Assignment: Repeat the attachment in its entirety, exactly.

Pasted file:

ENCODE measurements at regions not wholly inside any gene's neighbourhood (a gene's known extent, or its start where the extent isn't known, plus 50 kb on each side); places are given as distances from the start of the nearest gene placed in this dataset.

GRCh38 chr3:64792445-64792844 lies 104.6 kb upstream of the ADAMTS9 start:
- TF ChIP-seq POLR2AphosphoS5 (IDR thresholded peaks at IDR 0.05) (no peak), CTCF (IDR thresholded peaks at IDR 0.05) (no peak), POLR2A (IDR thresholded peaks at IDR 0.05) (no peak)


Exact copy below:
ENCODE measurements at regions not wholly inside any gene's neighbourhood (a gene's known extent, or its start where the extent isn't known, plus 50 kb on each side); places are given as distances from the start of the nearest gene placed in this dataset.

GRCh38 chr3:64792445-64792844 lies 104.6 kb upstream of the ADAMTS9 start:
- TF ChIP-seq POLR2AphosphoS5 (IDR thresholded peaks at IDR 0.05) (no peak), CTCF (IDR thresholded peaks at IDR 0.05) (no peak), POLR2A (IDR thresholded peaks at IDR 0.05) (no peak)